Grain

A grain management specialist with Iowa State University recommends producers keep a close eye on bin management in warmer weather to mitigate grade damage and more.
Last year, the U.S. imported almost $430 billion from Canada.
Market analysts, including a chief strategist at Allendale. regard the recent, surprising surge in grain exports from Ukraine with cautious optimism.
Leaders in the grain industry are preparing to confront a variety of issues head-on, including storage constraints, labor shortages, and persistent supply chain disruptions.
In a bid to increase the competitiveness of American corn on the global stage, the U.S. Grains Council has embarked on a research endeavor in collaboration with the University of Illinois.
The Panama Canal could become the number one challenge facing the U.S. grain export system this year, says Mike Steenhoek, Executive Director of the Soy Transportation Coalition.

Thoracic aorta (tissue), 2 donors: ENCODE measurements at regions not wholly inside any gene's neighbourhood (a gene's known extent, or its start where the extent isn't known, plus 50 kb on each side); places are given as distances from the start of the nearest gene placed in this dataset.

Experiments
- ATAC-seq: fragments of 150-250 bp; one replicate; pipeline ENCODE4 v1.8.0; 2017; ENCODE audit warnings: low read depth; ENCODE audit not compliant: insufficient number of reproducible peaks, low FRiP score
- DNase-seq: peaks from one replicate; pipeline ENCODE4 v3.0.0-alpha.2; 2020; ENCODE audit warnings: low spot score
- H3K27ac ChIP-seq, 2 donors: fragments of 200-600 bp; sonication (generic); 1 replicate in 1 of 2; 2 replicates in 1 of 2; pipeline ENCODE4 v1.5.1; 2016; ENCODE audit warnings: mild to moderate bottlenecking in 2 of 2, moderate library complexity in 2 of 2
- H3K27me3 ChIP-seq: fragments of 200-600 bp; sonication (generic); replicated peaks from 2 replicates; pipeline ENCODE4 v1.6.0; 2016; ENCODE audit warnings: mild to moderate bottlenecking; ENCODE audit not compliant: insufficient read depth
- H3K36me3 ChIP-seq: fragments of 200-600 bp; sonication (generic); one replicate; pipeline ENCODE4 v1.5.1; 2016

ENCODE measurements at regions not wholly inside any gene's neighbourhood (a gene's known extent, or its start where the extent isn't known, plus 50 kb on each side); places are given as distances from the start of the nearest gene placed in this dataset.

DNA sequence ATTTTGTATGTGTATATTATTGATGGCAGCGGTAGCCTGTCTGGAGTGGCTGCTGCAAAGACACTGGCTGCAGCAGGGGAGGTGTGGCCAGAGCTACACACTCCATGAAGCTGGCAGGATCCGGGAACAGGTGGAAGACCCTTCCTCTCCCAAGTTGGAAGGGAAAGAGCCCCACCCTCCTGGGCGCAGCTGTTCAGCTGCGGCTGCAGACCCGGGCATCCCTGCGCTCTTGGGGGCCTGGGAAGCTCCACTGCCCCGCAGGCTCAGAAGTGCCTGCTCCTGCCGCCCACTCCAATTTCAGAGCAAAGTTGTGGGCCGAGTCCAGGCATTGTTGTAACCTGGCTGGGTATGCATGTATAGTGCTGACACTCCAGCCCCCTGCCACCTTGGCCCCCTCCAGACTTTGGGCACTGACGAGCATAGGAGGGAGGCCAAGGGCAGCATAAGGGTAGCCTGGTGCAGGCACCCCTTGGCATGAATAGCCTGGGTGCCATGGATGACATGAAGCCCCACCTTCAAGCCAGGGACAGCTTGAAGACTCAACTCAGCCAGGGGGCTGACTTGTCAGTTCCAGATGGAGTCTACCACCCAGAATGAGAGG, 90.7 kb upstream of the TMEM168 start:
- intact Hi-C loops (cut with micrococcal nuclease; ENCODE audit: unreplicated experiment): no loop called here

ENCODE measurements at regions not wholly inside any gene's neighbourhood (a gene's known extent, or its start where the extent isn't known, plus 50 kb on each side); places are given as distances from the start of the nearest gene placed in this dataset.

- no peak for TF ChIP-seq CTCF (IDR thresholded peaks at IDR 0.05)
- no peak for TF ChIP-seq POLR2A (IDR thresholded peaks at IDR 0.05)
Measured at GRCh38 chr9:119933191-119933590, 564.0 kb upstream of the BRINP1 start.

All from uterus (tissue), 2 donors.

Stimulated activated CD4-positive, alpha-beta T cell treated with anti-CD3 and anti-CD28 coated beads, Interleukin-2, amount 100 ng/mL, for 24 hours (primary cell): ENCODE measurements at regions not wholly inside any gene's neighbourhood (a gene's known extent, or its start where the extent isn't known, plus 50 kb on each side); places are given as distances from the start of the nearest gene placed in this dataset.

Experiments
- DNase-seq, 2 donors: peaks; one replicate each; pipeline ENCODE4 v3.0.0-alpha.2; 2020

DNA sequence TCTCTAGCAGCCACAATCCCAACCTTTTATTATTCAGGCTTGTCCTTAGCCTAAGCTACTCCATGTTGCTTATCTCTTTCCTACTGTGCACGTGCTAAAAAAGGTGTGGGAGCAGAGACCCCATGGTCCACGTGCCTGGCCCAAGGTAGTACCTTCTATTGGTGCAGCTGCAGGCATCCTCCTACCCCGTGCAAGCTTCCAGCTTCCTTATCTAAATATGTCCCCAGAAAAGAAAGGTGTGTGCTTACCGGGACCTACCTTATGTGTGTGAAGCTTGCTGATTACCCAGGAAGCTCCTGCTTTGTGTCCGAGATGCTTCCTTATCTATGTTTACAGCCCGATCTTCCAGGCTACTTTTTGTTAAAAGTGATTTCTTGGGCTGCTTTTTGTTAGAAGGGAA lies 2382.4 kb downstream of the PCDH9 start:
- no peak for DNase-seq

The drought along the Mississippi River is over, for now, according to the Army Corps of Engineers.
The European Agriculture Commissioner is proposing a policy shift as farmers continue to protest, suggesting an EU-wide change on rules that limit ag production, saying the current laws raise food security risks.
USDA Meteorologist Brad Rippey says we are heading into spring rather quickly and ahead of schedule, which could have negative implications for small grains and blooming fruit crops.
South Dakota legislators voted against a ban on weather modification experiments over sustainability concerns and hindrance on grain and ethanol production.
Ships that previously would have gone through the Suez Canal in Egypt are now being diverted below and around South Africa due to military tensions.
Total Farm Marketing’s Bryan Doherty expects to see some shifts in spring planting now that grain markets are in a lull driven by an excess in supply.
A father and son team in Nebraska has built a robot to keep producers safe from the sudden dangers of grain bins.
China has been rebuilding its pork herd after an outbreak of African Swine Fever, but so far, demand is not matching supplies. That is putting the market under pressure — and experts say, prices may not recover until late next year.
American agricultural exports will soon slow down as the Panama Canal dries up.